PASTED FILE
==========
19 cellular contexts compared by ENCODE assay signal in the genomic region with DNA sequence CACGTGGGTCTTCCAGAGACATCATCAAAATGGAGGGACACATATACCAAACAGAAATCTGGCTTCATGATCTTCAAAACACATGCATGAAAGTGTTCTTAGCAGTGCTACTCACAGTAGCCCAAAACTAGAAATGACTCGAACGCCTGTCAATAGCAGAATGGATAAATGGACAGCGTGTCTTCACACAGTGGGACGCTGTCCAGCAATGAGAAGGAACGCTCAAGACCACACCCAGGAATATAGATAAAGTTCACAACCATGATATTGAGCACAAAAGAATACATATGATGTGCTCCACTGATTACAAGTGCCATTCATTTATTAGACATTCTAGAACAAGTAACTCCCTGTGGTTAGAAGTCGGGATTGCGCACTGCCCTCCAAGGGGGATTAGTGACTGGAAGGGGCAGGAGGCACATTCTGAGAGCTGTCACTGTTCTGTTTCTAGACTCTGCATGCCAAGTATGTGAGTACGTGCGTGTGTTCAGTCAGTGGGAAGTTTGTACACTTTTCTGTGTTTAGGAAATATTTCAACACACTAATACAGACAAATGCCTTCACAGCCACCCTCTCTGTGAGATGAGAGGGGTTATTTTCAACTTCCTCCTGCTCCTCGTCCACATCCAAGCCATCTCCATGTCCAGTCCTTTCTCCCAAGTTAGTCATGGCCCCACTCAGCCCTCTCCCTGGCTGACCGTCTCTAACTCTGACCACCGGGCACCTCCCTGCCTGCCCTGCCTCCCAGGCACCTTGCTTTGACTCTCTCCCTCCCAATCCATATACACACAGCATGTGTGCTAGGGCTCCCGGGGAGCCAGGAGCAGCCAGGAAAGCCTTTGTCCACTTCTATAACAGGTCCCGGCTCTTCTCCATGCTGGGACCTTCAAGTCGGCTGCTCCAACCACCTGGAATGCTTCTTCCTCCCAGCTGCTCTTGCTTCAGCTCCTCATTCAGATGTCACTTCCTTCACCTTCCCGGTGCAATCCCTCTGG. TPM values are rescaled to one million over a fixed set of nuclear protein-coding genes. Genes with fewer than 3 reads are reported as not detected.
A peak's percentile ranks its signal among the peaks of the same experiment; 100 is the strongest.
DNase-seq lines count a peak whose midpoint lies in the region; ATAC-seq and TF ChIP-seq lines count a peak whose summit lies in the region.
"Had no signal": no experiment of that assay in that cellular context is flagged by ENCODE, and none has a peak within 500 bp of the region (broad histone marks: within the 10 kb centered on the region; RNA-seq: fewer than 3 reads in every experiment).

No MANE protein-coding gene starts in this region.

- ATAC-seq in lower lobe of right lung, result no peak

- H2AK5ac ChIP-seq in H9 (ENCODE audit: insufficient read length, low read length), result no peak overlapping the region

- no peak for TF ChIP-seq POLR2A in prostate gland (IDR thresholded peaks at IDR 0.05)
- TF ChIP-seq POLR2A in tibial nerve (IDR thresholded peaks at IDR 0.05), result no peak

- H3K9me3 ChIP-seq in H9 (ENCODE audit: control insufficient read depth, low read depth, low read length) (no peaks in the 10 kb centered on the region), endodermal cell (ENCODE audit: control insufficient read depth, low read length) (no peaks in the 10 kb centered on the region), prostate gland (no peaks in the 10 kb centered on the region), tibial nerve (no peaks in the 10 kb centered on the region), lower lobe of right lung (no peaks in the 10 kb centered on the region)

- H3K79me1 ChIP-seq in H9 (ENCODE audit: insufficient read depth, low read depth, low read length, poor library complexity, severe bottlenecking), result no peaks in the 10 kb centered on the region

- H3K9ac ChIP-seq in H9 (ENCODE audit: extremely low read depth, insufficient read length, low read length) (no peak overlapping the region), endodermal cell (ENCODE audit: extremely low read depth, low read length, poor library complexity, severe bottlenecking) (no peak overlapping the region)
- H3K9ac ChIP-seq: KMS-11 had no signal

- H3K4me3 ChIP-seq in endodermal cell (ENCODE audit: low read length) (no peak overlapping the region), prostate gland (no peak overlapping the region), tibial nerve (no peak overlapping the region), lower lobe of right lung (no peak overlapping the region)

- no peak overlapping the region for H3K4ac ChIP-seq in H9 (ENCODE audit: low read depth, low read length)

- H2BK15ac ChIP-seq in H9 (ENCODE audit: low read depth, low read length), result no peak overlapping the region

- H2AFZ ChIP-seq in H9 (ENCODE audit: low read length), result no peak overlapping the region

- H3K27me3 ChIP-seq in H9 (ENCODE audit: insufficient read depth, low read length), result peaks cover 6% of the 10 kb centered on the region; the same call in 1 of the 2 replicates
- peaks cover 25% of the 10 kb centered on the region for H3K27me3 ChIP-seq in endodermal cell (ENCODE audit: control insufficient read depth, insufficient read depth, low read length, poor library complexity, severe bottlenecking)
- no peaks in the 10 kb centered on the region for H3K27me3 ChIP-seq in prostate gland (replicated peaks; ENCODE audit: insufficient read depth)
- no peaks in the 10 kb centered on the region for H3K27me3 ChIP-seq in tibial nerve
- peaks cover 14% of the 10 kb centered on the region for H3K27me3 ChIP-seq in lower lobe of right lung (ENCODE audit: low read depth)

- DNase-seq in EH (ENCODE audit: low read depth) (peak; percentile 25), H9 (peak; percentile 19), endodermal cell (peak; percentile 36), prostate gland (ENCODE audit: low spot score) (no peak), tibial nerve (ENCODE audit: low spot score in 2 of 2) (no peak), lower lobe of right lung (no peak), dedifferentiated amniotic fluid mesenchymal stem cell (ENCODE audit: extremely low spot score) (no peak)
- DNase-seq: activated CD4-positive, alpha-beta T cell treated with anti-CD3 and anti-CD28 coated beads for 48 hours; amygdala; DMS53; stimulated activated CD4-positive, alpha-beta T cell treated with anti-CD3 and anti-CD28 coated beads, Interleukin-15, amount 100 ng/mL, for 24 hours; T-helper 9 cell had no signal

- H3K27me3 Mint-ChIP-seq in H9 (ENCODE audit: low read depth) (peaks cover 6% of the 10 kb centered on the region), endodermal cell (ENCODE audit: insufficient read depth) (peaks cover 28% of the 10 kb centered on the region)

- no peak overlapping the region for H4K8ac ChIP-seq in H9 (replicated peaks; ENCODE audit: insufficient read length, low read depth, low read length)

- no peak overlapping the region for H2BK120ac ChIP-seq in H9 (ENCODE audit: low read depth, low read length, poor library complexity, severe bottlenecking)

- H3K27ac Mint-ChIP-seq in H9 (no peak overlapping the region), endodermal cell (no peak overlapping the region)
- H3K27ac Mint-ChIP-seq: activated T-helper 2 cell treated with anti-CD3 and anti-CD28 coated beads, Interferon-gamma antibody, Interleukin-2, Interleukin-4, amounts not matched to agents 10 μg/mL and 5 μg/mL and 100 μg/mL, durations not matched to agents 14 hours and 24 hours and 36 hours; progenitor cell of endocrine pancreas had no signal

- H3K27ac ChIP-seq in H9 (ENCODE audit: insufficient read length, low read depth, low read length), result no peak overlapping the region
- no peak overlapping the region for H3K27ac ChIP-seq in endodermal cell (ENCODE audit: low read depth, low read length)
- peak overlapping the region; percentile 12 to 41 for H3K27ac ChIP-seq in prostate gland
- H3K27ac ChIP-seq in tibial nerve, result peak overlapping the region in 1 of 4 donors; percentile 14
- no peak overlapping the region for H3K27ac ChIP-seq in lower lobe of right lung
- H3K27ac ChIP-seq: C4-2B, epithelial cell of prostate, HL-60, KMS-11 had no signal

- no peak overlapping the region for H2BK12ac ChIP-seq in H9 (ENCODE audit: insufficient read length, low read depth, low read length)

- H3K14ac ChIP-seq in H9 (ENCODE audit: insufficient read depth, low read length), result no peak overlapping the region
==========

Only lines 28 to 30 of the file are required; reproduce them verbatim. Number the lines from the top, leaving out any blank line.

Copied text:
- H3K27ac Mint-ChIP-seq in H9 (no peak overlapping the region), endodermal cell (no peak overlapping the region)
- H3K27ac Mint-ChIP-seq: activated T-helper 2 cell treated with anti-CD3 and anti-CD28 coated beads, Interferon-gamma antibody, Interleukin-2, Interleukin-4, amounts not matched to agents 10 μg/mL and 5 μg/mL and 100 μg/mL, durations not matched to agents 14 hours and 24 hours and 36 hours; progenitor cell of endocrine pancreas had no signal

- H3K27ac ChIP-seq in H9 (ENCODE audit: insufficient read length, low read depth, low read length), result no peak overlapping the region